There are so many exciting opportunities all over the world to work on some of the biggest global issues we face, whether that’s terrorism, climate change, media freedom, conflict or famine.

You get to influence foreign policy from the inside and implement it on the world stage.

What’s the hardest thing?

You have to be open to going to a range of places, and while you get a choice, you can’t ‘map out’ your career exactly.

Living abroad of course brings its own range of challenges, too - being far away from family and friends, for example.  

What has been your biggest achievement since starting your career in diplomacy?

The Government decided to merge the FCO and DFID

I was charged with helping the new PUS (the head of the new department and most senior diplomat) establish the new government department which would bring together our diplomatic and development strengths. It was tough but brilliant to work on solving, at pace, so many complex challenges.

What are the perks/incentives, financial and otherwise, for a graduate looking to become a diplomat?

You can have a fascinating, diverse career working in different countries on a variety of different issues. 

If, like me, you don’t want to do the same thing for your entire career, the diplomatic service gives you those choices and will keep your career interesting.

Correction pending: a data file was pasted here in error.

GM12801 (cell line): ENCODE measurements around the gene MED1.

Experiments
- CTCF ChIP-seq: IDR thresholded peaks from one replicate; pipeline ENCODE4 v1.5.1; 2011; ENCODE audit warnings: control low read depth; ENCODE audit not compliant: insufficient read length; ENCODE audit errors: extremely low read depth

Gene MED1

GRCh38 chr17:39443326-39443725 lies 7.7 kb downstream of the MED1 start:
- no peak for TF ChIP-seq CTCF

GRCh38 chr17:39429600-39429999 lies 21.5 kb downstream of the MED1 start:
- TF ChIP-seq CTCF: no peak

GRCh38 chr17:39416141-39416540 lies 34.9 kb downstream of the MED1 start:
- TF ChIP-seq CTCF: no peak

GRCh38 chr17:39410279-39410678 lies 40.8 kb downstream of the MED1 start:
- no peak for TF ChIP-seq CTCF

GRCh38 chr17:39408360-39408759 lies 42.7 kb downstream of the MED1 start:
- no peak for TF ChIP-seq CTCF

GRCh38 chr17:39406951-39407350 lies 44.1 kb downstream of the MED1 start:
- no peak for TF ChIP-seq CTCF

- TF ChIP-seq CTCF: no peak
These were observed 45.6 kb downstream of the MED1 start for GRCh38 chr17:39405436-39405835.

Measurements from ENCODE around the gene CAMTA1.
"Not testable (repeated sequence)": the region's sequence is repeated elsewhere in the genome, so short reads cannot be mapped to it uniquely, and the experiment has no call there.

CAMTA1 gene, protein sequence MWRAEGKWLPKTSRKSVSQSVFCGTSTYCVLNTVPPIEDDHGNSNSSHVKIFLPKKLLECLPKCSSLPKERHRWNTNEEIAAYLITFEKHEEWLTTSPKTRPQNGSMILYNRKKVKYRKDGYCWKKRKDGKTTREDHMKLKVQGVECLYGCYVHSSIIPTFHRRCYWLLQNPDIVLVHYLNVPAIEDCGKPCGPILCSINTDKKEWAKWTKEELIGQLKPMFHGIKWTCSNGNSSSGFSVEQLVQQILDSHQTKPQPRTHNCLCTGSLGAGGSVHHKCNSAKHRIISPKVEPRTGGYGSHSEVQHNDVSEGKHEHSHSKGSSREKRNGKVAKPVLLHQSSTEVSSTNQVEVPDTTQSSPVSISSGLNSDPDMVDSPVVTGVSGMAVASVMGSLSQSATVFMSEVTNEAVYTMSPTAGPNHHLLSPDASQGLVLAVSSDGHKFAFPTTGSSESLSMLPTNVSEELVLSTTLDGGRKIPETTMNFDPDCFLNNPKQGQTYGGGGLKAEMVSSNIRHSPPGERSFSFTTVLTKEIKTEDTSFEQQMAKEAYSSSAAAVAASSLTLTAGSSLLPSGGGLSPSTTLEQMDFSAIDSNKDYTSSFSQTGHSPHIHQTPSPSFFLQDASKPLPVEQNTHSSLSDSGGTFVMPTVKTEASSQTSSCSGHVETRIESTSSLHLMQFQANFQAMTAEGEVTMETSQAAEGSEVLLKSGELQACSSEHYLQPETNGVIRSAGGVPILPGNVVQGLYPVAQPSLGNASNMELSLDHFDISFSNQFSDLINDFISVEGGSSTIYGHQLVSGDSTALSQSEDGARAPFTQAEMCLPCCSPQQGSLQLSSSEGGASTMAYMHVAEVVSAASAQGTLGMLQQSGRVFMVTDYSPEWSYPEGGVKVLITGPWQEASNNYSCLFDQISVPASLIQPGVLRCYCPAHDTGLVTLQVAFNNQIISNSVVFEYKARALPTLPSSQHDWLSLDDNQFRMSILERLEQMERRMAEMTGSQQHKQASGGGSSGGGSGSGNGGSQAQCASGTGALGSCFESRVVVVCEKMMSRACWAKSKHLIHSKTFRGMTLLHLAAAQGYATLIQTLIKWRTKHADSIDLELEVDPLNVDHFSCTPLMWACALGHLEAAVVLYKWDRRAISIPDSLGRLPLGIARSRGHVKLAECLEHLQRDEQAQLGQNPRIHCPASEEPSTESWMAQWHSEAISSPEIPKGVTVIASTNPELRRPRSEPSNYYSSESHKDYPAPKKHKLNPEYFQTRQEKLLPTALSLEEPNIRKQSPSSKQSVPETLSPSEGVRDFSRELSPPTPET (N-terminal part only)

Travel is of course a major plus, as is the possibility of learning languages.

There are so many exciting opportunities all over the world to work on some of the biggest global issues we face, whether that’s terrorism, climate change, media freedom, conflict or famine.

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Are there different pathways or specialisms aspiring diplomats can choose, and if so, what are they?

Yes, I find that most people will have two or three areas of interest that they return to. 

For instance, if you have taken the time to learn Chinese and go to China in your twenties, you will likely return there a couple of times. Or you might decide to take an interest in jobs on national security, climate change, or trade. 

At the same time, diplomats are expected to be generalists: you have to arrive in a new country and work on different issues.

How did you find your first 12 months in the field?

In the Foreign Office, I did a year as a Visa and Immigration Policy Desk Officer. 

I’d say it was fairly typical for an entry-level role: I was expected to be the expert on the policy area, to write advice and briefing for ministers and to liaise widely across different teams and Whitehall departments. 

The best thing was that, as it was a small policy area for the office, I was given far more responsibility than my friends working in bigger teams.

What are your hobbies and interests outside of work?

Travel, whatever sport is freely at hand, and cooking.

Do you have any advice for young people thinking about pursuing a career in diplomacy?

Don’t be daunted. 

It’s hard to get into, and it can often take a few tries for people (myself included!) to be successful. Despite that, it’s worth it, so don’t get disheartened. 

Also, it doesn’t matter where you come from or what your background is. There is no ‘type’: the office is increasingly diverse and for many years the graduate intake has truly reflected our country.